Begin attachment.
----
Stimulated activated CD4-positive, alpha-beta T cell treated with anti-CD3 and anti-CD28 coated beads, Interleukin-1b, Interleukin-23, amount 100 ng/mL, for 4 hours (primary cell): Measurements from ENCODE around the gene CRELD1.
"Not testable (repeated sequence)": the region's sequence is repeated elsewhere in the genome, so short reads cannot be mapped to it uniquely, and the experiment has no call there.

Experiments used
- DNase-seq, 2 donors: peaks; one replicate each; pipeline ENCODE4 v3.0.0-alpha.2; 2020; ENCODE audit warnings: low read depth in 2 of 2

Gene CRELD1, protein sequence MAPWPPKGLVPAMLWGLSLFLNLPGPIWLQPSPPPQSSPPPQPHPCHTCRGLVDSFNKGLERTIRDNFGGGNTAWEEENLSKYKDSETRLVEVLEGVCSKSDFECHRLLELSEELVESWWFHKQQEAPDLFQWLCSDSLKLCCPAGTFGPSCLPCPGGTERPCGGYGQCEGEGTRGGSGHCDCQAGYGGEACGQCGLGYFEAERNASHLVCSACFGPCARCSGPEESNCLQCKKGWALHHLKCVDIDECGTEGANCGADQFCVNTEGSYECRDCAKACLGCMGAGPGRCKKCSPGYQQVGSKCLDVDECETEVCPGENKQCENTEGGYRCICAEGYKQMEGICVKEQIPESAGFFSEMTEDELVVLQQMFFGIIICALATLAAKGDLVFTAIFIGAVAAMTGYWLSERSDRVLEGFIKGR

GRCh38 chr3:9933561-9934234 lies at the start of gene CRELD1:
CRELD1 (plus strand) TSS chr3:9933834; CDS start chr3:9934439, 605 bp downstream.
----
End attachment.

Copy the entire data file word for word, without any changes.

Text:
Stimulated activated CD4-positive, alpha-beta T cell treated with anti-CD3 and anti-CD28 coated beads, Interleukin-1b, Interleukin-23, amount 100 ng/mL, for 4 hours (primary cell): Measurements from ENCODE around the gene CRELD1.
"Not testable (repeated sequence)": the region's sequence is repeated elsewhere in the genome, so short reads cannot be mapped to it uniquely, and the experiment has no call there.

Experiments used
- DNase-seq, 2 donors: peaks; one replicate each; pipeline ENCODE4 v3.0.0-alpha.2; 2020; ENCODE audit warnings: low read depth in 2 of 2

Gene CRELD1, protein sequence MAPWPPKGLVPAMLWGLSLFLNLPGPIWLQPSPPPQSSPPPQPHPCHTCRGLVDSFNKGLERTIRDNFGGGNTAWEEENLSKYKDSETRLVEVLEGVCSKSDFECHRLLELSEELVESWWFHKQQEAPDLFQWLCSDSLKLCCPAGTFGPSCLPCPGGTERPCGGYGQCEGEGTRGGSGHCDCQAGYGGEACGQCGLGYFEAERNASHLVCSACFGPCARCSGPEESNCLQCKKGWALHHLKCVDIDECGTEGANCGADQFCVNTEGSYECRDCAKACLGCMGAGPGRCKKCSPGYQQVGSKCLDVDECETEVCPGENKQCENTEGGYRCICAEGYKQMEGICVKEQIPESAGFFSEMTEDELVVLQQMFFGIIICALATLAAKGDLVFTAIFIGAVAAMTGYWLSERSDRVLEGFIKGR

GRCh38 chr3:9933561-9934234 lies at the start of gene CRELD1:
CRELD1 (plus strand) TSS chr3:9933834; CDS start chr3:9934439, 605 bp downstream.